A strong argument for the system is that the quadrangular bag makes the package easy to empty down to the last drop. Tearing up the corrugated paperboard box in order to squeeze the last few precious drops out of the packaging is now history.

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Smurfit Kappa developed a ready to use Bag-in-Box with the tap on the outside of the box. The Vitop tap is positioned on the outside of the box at the end of filling, while the bag is inserted into the box, and can be added either manually or automatically according to specifications and usage. The Bag-in-Box is then displayed on retail shelves with its tap visible.

Not only is the new Bag-in-Box more practical as the end user doesn’t have to remove the tap from the box, but also more intuitive as the consumer can see the tap when the product is on the shelf and understands instinctively how the packaging works.

Badger Mountain Vineyard wanted to produce Washington State’s first certified organic wines, which led to the more eco-friendly bag-in-box (BIB) format to supplement the winery’s traditional 750 ml glass bottles.

With this packaging Badger Mountains proves to the world that the once elitist moss-grown wine chateaux are transformed into a wine industry bubbling over with packaging innovations.

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The box has the aura of high quality up-scale spirits, such as an exclusive French cognac and has nothing in common with the typical bag-in-box packages for table wines.
The cartons for the Pure Red/White 3 ltr bag-in-box, made by Pacific Southwest Container, are constructed from an E Flute – 012SBS top sheet (solid bleached sulphate, a virgin paperboard made from kraft pulp with a clay coating) – 33lb medium – 35lb kraft inside liner. A so called SFL Carton (Single Faced Laminate carton).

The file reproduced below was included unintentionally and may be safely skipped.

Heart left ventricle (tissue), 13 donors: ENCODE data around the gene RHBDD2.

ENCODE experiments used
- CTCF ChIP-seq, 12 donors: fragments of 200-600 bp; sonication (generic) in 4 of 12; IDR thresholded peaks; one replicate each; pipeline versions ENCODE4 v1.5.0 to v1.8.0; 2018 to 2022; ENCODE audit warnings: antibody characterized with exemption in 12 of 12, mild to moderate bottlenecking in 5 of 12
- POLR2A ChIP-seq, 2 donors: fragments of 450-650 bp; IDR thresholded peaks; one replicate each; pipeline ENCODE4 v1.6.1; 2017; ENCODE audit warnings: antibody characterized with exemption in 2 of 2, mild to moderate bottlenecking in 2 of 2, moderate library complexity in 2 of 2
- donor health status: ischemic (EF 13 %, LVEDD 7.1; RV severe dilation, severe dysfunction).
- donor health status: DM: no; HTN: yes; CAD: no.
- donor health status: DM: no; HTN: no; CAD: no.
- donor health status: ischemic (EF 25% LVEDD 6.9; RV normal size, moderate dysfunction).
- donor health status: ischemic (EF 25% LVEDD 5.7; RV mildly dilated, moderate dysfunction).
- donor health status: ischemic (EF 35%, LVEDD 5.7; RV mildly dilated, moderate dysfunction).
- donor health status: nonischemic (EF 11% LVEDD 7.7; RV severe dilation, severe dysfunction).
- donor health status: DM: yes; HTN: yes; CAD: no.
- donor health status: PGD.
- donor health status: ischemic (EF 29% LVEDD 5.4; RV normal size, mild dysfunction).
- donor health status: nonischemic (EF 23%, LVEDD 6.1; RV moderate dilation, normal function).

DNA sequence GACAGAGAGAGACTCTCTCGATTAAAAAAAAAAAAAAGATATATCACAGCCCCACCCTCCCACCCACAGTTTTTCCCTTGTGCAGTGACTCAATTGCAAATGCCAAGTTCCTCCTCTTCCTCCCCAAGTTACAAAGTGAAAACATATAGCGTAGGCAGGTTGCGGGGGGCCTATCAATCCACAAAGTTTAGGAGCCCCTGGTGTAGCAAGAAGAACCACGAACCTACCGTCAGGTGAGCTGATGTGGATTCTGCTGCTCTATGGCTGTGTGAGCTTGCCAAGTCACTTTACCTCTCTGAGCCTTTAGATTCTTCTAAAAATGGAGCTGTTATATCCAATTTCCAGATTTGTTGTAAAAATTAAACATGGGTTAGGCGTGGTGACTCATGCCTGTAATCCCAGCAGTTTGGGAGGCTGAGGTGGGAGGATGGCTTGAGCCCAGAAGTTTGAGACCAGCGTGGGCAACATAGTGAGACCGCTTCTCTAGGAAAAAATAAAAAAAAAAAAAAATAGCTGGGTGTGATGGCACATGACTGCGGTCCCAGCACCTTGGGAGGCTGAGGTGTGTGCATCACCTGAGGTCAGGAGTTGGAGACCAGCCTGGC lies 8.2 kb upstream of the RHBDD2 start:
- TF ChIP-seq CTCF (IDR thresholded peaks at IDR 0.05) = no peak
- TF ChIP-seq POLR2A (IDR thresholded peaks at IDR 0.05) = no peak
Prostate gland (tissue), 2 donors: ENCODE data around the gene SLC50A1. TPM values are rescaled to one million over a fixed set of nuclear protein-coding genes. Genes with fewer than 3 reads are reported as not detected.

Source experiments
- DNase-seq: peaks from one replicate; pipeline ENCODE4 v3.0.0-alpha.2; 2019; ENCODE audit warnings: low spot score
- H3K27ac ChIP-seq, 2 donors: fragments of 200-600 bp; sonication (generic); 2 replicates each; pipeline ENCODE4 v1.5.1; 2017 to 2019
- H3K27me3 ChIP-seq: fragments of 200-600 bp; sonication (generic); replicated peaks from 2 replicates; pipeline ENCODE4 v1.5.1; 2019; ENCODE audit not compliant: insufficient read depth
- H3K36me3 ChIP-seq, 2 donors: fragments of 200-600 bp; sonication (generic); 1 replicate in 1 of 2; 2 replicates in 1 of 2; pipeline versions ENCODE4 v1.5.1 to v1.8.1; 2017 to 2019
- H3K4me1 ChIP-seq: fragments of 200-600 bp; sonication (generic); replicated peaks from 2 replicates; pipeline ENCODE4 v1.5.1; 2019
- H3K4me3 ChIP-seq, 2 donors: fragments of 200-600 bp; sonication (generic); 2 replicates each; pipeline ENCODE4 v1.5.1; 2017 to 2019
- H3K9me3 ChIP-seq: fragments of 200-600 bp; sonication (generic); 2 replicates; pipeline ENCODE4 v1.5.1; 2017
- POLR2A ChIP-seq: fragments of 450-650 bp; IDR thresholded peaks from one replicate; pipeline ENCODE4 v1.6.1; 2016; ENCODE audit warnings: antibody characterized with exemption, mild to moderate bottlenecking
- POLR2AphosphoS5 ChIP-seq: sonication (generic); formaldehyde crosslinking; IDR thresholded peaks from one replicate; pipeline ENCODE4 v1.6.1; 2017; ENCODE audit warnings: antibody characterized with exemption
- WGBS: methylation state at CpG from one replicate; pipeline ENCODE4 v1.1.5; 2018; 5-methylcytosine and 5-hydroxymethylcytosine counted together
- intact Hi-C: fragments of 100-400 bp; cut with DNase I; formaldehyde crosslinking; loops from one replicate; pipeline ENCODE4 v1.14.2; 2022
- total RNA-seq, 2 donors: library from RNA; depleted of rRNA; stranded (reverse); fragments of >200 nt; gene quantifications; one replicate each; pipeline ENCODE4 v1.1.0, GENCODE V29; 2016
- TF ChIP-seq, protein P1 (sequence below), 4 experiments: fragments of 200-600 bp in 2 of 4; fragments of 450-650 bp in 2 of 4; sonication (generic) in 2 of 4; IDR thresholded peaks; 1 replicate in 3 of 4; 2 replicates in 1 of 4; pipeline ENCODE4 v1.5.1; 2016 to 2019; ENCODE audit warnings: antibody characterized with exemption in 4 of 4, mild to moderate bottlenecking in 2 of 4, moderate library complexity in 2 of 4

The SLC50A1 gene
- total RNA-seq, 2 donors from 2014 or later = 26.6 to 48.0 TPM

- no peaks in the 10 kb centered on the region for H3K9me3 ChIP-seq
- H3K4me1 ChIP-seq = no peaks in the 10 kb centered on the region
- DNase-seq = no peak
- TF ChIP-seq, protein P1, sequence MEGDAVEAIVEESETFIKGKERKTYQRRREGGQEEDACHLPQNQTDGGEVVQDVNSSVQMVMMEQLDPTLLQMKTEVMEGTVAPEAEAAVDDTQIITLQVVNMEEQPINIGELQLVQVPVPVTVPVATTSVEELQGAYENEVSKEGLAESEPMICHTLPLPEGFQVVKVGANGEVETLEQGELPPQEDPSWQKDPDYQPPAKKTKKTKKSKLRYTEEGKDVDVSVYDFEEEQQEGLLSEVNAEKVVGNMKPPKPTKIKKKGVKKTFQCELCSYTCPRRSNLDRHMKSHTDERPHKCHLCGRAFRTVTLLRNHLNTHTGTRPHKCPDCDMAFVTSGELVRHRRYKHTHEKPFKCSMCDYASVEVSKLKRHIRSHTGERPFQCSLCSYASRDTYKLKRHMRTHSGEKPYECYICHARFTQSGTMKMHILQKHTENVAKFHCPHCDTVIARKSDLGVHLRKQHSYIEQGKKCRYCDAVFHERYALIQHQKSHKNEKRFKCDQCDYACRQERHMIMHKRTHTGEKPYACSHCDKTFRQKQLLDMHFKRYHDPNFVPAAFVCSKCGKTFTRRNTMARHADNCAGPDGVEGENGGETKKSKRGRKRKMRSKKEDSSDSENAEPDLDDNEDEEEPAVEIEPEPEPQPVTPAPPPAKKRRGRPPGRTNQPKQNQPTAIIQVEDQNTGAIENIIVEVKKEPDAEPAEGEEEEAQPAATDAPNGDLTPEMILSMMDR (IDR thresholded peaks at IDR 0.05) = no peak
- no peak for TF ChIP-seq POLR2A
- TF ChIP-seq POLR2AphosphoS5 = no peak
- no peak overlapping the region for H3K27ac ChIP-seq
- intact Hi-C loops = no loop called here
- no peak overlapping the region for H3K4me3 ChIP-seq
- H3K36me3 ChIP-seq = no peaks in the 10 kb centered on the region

Pacific Southwest Container prints the SBS substrate using 3 UV inks and a UV gloss coating, after which the printed top sheets are laminated to the medium (the wavy section) and the inside liner board.

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Badger Mountain chose a collapsible inner bag with tap from Scholle Packaging. The film is a Scholle DuraShield High Barrier Film, a three-layer film that provides a high oxygen barrier with a transmission rate as low as .387cc/m2/day. The film is manufactured as a single-ply, which creates exceptional strength in the seams.
The fitment is the Scholle FlexTap (see image above), the first push-button automatic shut off tap, with which consumers can regulate the flow rate by the amount of pressure they use on the tap.

A perfect and beautiful example of the evolution of wine in bag-in-box packages.

So, that is the standard paperboard bag-in-box for you. In the next article I will show a variety of designs. All called bag-in-box, but the box is often cleverly replaced by some other type of container.

4 responses to “The Evolution Of The Bag-In-Box

  1. Pingback: The Evolution Of The Bag-In-Box | Best In Packaging | BoutwellOwens·

  2. Pingback: Swedbrand MODERN DESIGNS AND VARIETY OF WINE BAG-IN-BOX | Swedbrand·

    • Hugo, The Aube bag-in-the-box, designed by Veronica Kjellberg and Mila Rodriguez of the Nackademin in Stockholm, is an accordion-style wine packaging. It’s a student project. You have to contact Nackademin design school to get in contact with the designers.